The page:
Putin op­po­nent leaves hos­pi­tal af­ter poi­son­ing

San Francisco Chronicle Late Edition - - WORLD - By Melissa Eddy Melissa Eddy is a New York Times writer.

BER­LIN — Alexei Navalny, Rus­sia’s most prom­i­nent op­po­si­tion leader, has been re­leased from a hos­pi­tal in Ger­many and could make a full re­cov­ery from poi­son­ing with a highly toxic nerve agent, doc­tors said Wed­nes­day, as Euro­pean lead­ers wres­tled over a re­sponse to Moscow.

“Based on the pa­tient’s progress and cur­rent con­di­tion, the treat­ing physi­cians be­lieve that com­plete re­cov­ery is pos­si­ble,” the Char­ité hos­pi­tal said in a state­ment re­leased Wed­nes­day. “How­ever, it re­mains too early to gauge the po­ten­tial long­term ef­fects of his se­vere poi­son­ing.”

Nei­ther the doc­tors nor Navalny, 44, who has re­turned to com­mu­ni­cat­ing with his sup­port­ers through his In­sta­gram ac­count in re­cent days, gave any in­di­ca­tion of where he would go af­ter his re­lease. But a se­nior Ger­man se­cu­rity of­fi­cial, who spoke on con­di­tion of anonymity, said he would re­main un­der pro­tec­tion in Ber­lin for re­ha­bil­i­ta­tion.

Navalny has said that he in­tends to re­turn to Rus­sia once he has made a full re­cov­ery. He ar­rived at the hos­pi­tal Aug. 22 af­ter be­ing evac­u­ated by air am­bu­lance from the Siberian city of Omsk, where he had been re­ceiv­ing treat­ment af­ter col­laps­ing Aug. 20 while aboard a do­mes­tic flight to Moscow.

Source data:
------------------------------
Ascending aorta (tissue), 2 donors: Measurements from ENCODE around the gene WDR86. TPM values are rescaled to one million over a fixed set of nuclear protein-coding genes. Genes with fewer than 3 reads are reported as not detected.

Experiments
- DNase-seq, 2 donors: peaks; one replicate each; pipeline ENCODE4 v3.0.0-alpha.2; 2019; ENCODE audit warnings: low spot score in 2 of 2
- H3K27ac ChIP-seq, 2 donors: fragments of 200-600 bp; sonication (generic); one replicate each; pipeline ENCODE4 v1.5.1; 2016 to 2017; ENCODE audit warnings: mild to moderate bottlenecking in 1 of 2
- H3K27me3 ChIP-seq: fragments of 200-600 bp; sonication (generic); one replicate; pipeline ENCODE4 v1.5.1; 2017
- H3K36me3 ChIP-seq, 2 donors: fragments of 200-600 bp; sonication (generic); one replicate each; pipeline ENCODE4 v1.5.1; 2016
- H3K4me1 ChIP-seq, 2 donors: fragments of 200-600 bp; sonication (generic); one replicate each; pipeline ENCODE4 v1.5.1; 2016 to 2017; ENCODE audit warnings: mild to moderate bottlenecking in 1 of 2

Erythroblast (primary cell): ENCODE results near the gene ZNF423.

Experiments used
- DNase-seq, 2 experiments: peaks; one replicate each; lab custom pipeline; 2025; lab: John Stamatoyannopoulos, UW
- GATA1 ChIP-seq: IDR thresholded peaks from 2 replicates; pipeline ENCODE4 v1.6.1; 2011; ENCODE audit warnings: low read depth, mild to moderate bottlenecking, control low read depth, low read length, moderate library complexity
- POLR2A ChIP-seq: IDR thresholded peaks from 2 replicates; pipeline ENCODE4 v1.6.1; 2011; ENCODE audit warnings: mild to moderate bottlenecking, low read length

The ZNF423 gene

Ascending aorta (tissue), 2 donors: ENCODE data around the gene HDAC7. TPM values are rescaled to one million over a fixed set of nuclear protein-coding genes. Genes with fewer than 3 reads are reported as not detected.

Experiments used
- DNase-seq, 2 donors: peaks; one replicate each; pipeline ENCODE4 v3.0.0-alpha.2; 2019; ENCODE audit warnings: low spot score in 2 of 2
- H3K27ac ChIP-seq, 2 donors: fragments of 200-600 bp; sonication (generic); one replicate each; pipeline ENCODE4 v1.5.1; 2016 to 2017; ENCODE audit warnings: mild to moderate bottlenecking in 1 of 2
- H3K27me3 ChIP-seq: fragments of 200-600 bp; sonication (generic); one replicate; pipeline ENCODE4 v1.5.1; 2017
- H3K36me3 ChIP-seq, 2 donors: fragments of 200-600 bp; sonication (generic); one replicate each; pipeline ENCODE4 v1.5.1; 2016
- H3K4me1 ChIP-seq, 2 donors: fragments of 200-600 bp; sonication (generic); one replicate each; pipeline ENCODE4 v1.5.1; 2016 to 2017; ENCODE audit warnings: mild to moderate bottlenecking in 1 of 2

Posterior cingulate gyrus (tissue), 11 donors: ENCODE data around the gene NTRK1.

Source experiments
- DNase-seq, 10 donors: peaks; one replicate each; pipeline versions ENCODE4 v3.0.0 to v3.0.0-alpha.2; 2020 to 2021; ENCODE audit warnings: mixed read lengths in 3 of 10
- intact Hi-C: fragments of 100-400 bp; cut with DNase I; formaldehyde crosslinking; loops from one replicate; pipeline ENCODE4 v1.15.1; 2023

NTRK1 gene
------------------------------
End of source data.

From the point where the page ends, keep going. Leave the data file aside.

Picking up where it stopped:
Rus­sia has main­tained that it played no role in the poi­son­ing of Navalny, al­though he would not be the first

Krem­lin enemy to be at­tacked with a class of Novi­chok, a Soviet­de­signed chem­i­cal weapon.

Given the sub­stance used, Ger­man au­thor­i­ties and oth­ers say there is no doubt that the Rus­sian gov­ern­ment was be­hind the poi­son­ing.

Once Navalny ar­rived in Ber­lin, doc­tors at the Char­ité hos­pi­tal placed him in a med­i­cally in­duced coma in the in­ten­sive care ward, where he spent 24 days, while also un­der con­stant po­lice pro­tec­tion.

Sus­pect­ing that their pa­tient was suf­fer­ing from an agent more com­plex than what they could de­tect, they sent sam­ples to their col­leagues at the Mil­i­tary In­sti­tute for Phar­ma­col­ogy and Tox­i­col­ogy in Mu­nich, which found traces of a nerve agent from the Novi­chok fam­ily in Navalny’s blood and urine.

It was also found on a wa­ter bot­tle that the op­po­si­tion leader’s team brought to Ger­many from his ho­tel room, lead­ing them to be­lieve that he was poi­soned there, not at the air­port as had orig­i­nally been sus­pected.

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Rus­sian op­po­si­tion leader Alexei Navalny sits on a bench in Ber­lin af­ter be­ing dis­charged from a hos­pi­tal where he spent 24 days re­cov­er­ing from poi­son­ing with a highly toxic nerve agent.

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